Remembering Arnold Beichman
The wit and wisdom I won't soon forget.
8:00 PM, Feb 17, 2010 • By VICTORINO MATUS
I remember thinking that maybe I should have taken a cab or even walked back to Stanford's campus. But my dining companion insisted on driving me. At the time, Arnold Beichman had just turned 90 and still enjoyed driving his minivan. But it was dark. And riding shotgun, I could see Arnold was turning too soon onto my street. But I didn't want to make him nervous so I just sat there, clutching a handle-strap, bracing myself. We hit the divider, the minivan lifted slightly, then bounced back down with a thud. "I guess I turned too quickly," Arnold said. I told him I hardly noticed.
I had just arrived at Stanford where I did a Hoover media fellowship in October 2003. Arnold, with whom I had become friends through his writing for The Weekly Standard, invited me out to a dinner at a Chinese restaurant with his friend, the Dostoevsky scholar Joseph Frank, and his wife French. We avoided much politics since Arnold did not see eye to eye with them, but I do remember enjoying a delicious crispy-fried whole cod. By the end of the night, there wasn't much left—even the head was picked apart. Later in the week we also dined at Kirk's Steakburgers, a no-fuss joint where Arnold had a single and I had a double with cheese.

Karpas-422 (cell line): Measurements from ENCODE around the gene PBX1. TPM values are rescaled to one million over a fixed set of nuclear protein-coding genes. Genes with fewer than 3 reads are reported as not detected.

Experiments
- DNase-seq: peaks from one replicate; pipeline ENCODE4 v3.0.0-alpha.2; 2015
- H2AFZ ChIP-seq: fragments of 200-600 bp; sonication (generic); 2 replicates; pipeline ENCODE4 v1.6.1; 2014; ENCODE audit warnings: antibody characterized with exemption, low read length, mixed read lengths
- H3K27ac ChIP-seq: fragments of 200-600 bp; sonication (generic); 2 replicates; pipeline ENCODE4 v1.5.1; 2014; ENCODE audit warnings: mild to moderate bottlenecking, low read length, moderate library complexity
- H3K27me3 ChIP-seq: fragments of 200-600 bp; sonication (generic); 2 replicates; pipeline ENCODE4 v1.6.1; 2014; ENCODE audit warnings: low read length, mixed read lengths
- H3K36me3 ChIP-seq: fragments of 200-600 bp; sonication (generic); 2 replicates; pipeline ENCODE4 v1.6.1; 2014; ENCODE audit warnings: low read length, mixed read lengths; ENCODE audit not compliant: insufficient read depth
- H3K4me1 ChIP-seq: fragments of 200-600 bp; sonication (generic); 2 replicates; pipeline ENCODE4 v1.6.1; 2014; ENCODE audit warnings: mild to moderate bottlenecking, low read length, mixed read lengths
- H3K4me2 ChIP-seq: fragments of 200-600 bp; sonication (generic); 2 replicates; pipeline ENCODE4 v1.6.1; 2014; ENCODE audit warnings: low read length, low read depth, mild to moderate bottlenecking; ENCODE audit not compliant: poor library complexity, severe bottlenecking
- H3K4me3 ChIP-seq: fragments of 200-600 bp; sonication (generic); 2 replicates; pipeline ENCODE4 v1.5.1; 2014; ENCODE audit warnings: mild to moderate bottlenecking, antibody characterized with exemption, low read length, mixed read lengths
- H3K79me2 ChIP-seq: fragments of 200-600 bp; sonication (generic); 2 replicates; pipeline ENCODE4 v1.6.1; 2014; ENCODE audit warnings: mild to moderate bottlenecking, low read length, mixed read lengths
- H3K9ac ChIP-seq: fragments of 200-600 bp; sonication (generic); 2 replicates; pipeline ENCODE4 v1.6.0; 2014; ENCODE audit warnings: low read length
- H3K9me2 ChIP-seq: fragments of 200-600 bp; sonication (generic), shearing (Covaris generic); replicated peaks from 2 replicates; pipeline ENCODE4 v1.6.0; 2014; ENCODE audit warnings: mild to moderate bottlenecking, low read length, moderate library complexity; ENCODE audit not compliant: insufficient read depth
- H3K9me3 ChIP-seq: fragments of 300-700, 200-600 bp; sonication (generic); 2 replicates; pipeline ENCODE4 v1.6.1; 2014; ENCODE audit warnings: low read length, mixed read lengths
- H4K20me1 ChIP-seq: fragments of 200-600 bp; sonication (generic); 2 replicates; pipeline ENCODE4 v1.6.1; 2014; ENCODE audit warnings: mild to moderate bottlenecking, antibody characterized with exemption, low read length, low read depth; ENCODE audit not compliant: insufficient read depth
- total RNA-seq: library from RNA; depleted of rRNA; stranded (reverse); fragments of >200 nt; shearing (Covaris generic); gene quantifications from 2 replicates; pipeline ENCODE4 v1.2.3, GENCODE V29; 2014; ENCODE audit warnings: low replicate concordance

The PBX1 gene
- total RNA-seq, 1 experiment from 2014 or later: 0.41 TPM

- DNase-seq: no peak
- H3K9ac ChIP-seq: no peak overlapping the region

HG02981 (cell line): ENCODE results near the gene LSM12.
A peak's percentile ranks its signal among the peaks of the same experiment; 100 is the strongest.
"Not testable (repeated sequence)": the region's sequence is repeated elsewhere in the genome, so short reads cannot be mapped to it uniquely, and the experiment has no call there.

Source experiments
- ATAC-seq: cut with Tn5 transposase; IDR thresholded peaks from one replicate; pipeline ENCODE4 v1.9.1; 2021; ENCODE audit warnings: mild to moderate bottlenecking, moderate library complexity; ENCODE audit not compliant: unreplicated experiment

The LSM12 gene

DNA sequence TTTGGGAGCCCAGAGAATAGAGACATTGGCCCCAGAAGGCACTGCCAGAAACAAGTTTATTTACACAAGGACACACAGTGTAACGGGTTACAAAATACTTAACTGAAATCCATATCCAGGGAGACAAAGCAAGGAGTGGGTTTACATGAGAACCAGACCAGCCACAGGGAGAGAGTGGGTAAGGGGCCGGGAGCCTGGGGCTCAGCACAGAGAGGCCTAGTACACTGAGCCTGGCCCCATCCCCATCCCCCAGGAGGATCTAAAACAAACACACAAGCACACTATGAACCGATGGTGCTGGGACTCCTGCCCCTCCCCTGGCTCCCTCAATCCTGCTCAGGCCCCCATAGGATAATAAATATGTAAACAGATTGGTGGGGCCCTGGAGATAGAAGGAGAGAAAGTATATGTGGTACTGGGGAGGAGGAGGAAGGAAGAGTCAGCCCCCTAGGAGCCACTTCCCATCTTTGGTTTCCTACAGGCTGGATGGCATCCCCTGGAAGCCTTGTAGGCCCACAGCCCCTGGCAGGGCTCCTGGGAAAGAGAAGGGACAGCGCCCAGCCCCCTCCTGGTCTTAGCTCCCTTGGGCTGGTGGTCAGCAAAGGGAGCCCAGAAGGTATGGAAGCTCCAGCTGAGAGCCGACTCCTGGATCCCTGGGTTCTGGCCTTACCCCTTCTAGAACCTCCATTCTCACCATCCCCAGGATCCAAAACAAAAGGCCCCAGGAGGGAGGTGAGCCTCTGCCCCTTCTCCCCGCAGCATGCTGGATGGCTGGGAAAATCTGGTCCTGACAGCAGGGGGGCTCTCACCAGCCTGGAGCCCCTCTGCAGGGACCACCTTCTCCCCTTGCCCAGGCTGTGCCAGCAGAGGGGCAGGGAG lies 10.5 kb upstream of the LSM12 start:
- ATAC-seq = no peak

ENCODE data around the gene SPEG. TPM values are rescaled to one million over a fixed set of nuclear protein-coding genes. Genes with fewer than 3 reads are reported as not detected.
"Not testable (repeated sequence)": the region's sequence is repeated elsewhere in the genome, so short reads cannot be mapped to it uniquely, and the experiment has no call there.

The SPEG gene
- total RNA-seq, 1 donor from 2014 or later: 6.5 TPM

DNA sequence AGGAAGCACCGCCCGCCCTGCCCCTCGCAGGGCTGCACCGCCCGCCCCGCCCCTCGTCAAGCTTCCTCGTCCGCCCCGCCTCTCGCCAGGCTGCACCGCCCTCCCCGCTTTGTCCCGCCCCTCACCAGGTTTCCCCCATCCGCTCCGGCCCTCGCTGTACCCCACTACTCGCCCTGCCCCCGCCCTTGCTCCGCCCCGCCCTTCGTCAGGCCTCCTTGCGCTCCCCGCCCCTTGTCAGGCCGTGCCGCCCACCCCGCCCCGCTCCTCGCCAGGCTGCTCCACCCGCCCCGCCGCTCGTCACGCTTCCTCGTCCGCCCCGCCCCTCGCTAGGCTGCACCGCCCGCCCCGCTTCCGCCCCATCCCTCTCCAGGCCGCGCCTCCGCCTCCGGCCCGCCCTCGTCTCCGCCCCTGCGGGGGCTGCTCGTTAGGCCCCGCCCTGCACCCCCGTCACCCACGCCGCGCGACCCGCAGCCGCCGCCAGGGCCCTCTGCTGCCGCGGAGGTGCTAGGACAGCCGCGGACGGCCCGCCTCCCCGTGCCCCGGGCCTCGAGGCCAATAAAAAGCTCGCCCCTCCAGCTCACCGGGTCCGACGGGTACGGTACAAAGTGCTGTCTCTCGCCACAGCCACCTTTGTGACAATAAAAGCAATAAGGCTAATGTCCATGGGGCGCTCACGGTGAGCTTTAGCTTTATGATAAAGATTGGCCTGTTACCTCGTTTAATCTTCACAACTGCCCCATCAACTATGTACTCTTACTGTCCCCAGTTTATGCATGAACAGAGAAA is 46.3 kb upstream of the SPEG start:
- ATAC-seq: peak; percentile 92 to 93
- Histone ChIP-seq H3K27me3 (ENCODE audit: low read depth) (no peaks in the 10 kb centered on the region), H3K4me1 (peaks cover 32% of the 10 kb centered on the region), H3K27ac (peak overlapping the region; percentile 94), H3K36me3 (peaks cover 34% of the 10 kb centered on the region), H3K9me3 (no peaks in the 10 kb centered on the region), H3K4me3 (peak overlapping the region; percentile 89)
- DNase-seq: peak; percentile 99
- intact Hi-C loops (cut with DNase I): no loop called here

Our conversations during these meals were sprawling. I remember Arnold getting worked up over the Molotov-Ribbentrop Pact and shaming his colleagues at the time, who refused to believe their hero Stalin would ever ally himself with Adolf Hitler. When I turned 30, I asked him where he was when he reached the same milestone. "Well, it was 1943 and I was at PM Magazine..." Arnold said he was rather proud at the time of being an editor—that is, until his boss reminded him that Schubert had lived to 31 and had accomplished so much more. And when I brought up the HBO series The Sopranos, Arnold was reminded of his growing up in the Lower East Side and his boyhood friend Jimmy who went to the electric chair for killing a jeweler during a holdup.
I saved many of the email exchanges I've had with Arnold over the years. The subjects of our online conversations include everything from food and politics to his congratulating me on getting married. The last two emails from him I'll mention here. After doing him some simple editorial favor, he replied, "When I get to the heavenly gate (which shouldn't be too long as I am in my 95th year) I'm going to put in a good word for you. On the other hand, if the celestial elevator heads down, I'll say I never met you or knew you. How's that?" And then there was this joyous note: "Just got word this minute that I have become a great-grandfather to a 7 pound 4 ounce boy. Things and me are looking up if that's the right direction, so I am sending prayerful thanks."
God bless him.
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